I disagree with the advice regarding contributing to a non-deductible IRA.
The cons of a non-deductible IRA:
1) You tie your money up for a long time.
2) You subject yourself to regular income tax rates when you withdraw the money.
3) Complex accounting to track your basis
The _only_ pro that I can think of
1) Tax deferral on earnings.
Keep in mind that in a taxable account your funds receive beneficial tax treatment (lower capital gains and dividend rates). By putting your money in a tax efficient fund, you can minimize any capital gains tax until you need the money.
By putting the money in a non-deductible IRA, those capital gains and dividends will be taxed at the full income tax rate.
miller posted about this topic: http://www.mypocketchange.com/2007/02/12/are-non-deductible-traditional-iras-worth-it/
. From his analysis, it appears to me that there is virtually no benefit to the non-deductible IRA, but having your money tied up has big drawbacks.
My recommendation (and what my wife and I have done) is simply open a regular taxable account at Vanguard, and invest in index funds. It's a simple investment, the money is accessible without penalty if you need it (for example, if you decide to buy a house).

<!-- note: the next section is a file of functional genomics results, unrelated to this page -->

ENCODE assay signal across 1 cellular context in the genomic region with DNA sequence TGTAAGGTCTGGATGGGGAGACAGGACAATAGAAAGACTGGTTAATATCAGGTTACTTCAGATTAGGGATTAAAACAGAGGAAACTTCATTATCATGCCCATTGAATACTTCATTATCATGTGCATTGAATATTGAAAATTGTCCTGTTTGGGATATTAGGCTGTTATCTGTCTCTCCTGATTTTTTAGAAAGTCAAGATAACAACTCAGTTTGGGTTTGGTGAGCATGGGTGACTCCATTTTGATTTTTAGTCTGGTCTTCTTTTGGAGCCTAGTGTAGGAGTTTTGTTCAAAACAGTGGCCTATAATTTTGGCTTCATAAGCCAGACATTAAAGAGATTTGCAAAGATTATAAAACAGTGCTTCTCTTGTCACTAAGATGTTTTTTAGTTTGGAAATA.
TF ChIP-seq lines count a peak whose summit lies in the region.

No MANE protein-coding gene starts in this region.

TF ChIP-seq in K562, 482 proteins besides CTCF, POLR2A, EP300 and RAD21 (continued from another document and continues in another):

There have been numerous articles about contributing to a non-deductible IRA and rolling that over to a Roth in 2010. This is a great idea *IF IT WORKS*. The new congress has made substantial rumblings about closing this and other loopholes. So it's *quite possible*, maybe even likely, that you'll wind up stuck with $16k in a non-deductible IRA, with its terrible tax treatment, and no way to get at the money.